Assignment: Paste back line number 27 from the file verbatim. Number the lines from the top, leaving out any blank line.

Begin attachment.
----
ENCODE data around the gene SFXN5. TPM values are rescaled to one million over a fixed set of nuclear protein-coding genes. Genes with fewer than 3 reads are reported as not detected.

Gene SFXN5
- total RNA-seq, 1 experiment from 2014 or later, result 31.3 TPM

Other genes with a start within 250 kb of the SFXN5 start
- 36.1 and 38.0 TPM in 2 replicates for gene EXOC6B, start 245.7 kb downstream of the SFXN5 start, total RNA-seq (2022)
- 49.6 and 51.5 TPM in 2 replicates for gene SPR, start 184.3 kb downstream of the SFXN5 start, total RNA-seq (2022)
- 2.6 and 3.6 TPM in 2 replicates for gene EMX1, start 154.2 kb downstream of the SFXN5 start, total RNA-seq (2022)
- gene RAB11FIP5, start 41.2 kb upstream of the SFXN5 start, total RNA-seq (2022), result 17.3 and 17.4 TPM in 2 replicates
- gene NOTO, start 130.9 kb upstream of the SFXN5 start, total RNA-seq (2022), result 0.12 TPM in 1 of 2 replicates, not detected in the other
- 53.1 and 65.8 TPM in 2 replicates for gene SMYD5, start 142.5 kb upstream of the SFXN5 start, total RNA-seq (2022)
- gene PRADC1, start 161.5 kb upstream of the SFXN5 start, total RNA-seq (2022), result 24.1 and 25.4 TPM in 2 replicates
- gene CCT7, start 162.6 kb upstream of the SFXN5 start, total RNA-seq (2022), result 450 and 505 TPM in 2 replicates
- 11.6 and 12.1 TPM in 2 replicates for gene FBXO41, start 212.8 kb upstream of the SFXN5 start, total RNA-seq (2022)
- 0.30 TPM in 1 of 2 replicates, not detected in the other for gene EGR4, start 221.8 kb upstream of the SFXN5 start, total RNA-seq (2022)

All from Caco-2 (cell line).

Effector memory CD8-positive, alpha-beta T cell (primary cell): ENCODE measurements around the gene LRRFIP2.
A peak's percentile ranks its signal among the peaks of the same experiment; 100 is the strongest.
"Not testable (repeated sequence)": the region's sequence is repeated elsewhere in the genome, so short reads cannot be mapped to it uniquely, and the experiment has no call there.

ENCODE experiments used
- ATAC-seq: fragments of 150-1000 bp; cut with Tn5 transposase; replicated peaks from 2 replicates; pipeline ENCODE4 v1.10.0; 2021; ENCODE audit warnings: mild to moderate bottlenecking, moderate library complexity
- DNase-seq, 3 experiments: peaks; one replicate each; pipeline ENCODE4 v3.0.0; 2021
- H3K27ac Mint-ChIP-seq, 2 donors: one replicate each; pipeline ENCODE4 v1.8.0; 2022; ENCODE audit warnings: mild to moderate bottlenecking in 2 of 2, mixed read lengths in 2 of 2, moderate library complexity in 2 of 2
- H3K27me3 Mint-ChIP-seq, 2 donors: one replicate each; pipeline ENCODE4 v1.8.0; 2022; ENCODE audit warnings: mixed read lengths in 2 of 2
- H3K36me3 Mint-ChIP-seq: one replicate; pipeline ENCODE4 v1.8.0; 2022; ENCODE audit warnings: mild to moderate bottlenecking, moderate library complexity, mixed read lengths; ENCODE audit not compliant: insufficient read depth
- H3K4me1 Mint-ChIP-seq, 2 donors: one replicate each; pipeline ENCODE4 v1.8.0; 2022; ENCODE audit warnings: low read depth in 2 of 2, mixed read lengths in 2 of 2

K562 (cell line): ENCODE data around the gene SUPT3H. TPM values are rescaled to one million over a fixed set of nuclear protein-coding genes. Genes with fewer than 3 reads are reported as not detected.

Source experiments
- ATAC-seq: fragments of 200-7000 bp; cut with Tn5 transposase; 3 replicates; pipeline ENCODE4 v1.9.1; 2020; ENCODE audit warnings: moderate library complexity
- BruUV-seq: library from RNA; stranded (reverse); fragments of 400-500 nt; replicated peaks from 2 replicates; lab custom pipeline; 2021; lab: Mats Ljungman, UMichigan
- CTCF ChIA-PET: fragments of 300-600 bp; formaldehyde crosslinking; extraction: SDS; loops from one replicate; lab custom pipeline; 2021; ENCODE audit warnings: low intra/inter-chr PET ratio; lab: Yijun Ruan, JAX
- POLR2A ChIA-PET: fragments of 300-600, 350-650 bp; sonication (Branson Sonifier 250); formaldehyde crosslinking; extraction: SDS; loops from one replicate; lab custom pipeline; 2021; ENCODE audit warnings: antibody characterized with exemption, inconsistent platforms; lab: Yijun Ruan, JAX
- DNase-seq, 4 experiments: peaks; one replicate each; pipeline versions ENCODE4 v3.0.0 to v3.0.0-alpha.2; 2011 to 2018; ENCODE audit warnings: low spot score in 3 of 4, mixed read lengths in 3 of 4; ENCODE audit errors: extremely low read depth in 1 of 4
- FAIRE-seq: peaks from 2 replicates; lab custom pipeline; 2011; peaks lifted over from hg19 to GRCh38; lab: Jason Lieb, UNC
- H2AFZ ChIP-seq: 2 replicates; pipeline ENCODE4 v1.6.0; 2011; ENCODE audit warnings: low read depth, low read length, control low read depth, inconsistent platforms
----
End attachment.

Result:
Source experiments